Australia’s MQ-4C drones get L3Harris command systems boost

The Australian Navy’s MQ-4C Triton multi-intelligence drone fleet is set to receive a substantial upgrade, thanks to a new collaboration with L3Harris. Northrop Grumman Australia has secured a contract with L3Harris Corporation to manage and supervise the command and control systems for these advanced unmanned aircraft. 

Australia's MQ-4C drones get L3Harris command systems boost
Photo credit: Northrop Grumman

This support contract, temporary in nature, will oversee the maintenance of Triton’s Broadband Command, Control, and Communications [C3] subsystem, an L3HCA product. Starting from this month, L3HCA will assign seven dedicated communication technicians and service representatives to team up with the Northrop Grumman unit. 

Following their contract agreement with Northrop Grumman’s Australian division, L3HCA demonstrates considerable optimism. They expect that the Air Force, the drone command authority, will benefit from state-of-the-art technological solutions enhancing Australia’s security. Andrew Rushbrook, Managing Director of L3Harris Communications Australia Pty Ltd, underscores that the upcoming broadband C3 solution for Australia’s MQ-4C Triton will promote a first-rate sovereign capability.

The Triton’s C3

Playing a pivotal role in the MQ-4C Triton is the C3 system from L3Harris Corporation, essentially serving as the drone’s ‘command center’. It equips the Triton with the necessary abilities to effectively carry out its reconnaissance and surveillance missions. 

The C3 system gives the Triton advanced communication capabilities, including the smooth transmission and reception of data in real-time, from mission changes to sensor data. A key feature of the C3 system is its broadband competency, which guarantees it can handle large volumes of data at extremely high speeds, an essential asset for Triton’s operations. 

Additionally, the capability to remotely operate Triton, modify its flight path, and even change its mission parameters mid-flight can all be credited to the C3 system. This enables smooth command and control operations. Additionally, its compatibility with other systems and platforms adds a layer of versatility. Finally, the C3 system provides robust and secure communication for Triton, courtesy of the advanced encryption and anti-jamming technologies it employs.

MQ-4C Triton

The MQ-4C Triton represents an enormous leap forward in high-altitude, long-endurance [HALE] unmanned aerial systems [UAS]. This advanced piece of tech is built by Northrop Grumman, specifically designed for the U.S. Navy, and is an upgraded version of the RQ-4 Global Hawk tailored for maritime surveillance roles. 

Allow me to share some impressive stats about the Triton. It has a royal wingspan measuring 130.9 feet; its solid body stretches 47.6 feet long, and it stands impressively at 15.4 feet tall. With a max takeoff weight of 32,250 pounds, it effortlessly soars up to 60,000 feet – particularly noteworthy since it’s much higher than standard commercial flights.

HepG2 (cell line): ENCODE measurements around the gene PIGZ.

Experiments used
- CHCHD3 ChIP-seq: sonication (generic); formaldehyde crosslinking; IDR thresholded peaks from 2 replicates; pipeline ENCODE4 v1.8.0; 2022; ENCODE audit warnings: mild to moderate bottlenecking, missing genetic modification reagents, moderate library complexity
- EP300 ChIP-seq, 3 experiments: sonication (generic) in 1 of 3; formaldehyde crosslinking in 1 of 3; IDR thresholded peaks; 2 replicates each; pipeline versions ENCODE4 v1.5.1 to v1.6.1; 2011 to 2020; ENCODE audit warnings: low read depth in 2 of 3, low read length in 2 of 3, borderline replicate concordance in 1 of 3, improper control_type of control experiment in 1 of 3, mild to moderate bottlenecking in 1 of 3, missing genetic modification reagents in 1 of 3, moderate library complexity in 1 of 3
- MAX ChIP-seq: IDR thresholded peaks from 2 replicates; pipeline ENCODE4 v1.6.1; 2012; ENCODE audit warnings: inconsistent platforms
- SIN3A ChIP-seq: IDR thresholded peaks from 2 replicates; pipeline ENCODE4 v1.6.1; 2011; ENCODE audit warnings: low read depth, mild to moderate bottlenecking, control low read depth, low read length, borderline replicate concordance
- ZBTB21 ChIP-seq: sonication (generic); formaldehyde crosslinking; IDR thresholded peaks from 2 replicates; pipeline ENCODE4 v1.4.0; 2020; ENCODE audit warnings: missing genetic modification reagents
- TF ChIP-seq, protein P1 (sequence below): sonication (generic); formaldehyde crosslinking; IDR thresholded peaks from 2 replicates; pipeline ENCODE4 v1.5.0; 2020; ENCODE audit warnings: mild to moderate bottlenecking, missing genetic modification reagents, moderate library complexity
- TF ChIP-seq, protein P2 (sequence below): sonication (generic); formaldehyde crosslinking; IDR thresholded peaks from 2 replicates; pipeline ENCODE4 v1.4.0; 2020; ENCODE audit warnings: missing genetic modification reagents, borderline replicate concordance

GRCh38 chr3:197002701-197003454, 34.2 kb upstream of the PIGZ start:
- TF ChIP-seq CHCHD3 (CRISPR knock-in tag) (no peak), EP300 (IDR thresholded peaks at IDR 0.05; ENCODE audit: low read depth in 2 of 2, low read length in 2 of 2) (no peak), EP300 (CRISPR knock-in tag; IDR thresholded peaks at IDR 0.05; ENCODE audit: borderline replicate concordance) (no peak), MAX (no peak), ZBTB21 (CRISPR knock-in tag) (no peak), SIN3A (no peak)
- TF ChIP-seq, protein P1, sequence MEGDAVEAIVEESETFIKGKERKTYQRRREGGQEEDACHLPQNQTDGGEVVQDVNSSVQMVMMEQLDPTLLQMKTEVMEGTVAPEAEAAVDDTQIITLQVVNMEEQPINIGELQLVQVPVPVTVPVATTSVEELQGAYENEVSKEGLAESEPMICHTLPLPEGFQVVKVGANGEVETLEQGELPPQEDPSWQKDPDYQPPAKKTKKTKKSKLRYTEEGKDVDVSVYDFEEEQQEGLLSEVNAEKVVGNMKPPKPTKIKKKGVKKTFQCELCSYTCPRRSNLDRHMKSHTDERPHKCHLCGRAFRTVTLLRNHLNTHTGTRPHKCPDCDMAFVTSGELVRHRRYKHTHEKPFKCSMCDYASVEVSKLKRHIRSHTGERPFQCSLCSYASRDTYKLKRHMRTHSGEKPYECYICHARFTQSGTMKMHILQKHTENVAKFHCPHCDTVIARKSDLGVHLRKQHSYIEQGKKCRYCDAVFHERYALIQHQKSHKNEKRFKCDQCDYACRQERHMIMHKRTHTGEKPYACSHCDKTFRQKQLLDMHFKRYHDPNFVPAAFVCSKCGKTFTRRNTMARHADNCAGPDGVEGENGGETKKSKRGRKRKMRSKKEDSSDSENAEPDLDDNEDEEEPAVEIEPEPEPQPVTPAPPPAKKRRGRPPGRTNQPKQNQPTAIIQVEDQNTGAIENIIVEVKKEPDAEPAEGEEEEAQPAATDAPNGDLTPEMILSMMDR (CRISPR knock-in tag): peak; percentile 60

Australia's MQ-4C drones get L3Harris command systems boost
Photo credit: Shephard Media

But the Triton isn’t all about size and altitude. Its capabilities extend to impressive high-tech features. It houses a multi-function active sensor [MFAS] radar, providing a 360-degree view over a radius of more than 2,000 nautical miles. Add to that the electro-optical/infrared [EO/IR] sensor turret, Automatic Identification System [AIS], and Electronic Support Measures [ESM] system. It isn’t just an aviation marvel—it’s a technological powerhouse.

A wide range of missions

The Triton, decked out with state-of-the-art sensory infrastructure, is perfect for a myriad of tasks. Not only does it survey the ocean and gather data on marine life, but it can also play an active role in search and rescue missions and threat detection. In addition, Triton can provide operational and tactical users with real-time imagery and signals intelligence [SIGINT].  

Australia's MQ-4C drones get L3Harris command systems boost
Photo credit: Twitter

What’s more, the MQ-4C Triton is cleverly designed to complement the P-8 Poseidon, the Navy’s most recent maritime patrol aircraft. This strategic pairing allows the Triton to remain airborne for extended periods, offering extensive high-altitude sensory coverage while the P-8 handles lower-altitude tasks.

MQ-4C in Australia

Marking a significant production milestone, Northrop Grumman successfully flew Australia’s first MQ-4C Triton unmanned aircraft at its facility in Palmdale, California, back in November 2023. The path towards delivering Australia’s first Triton in 2024 remains steady, as each of the four Australian Tritons, currently under contract, adheres to their production timeline. 

In preparation for the phased delivery of the Triton systems in Australia, Northrop Grumman has been setting up an active support infrastructure. This includes developing ground stations at RAAF Edinburgh in South Australia and enabling airlift services at RAAF Tindal in the Northern Territory. 

To ensure unparalleled service at both locations, the company is forming an elite Australian workforce. This approach makes extensive use of insights and proficiency accumulated from supporting the US Navy’s Triton operations.


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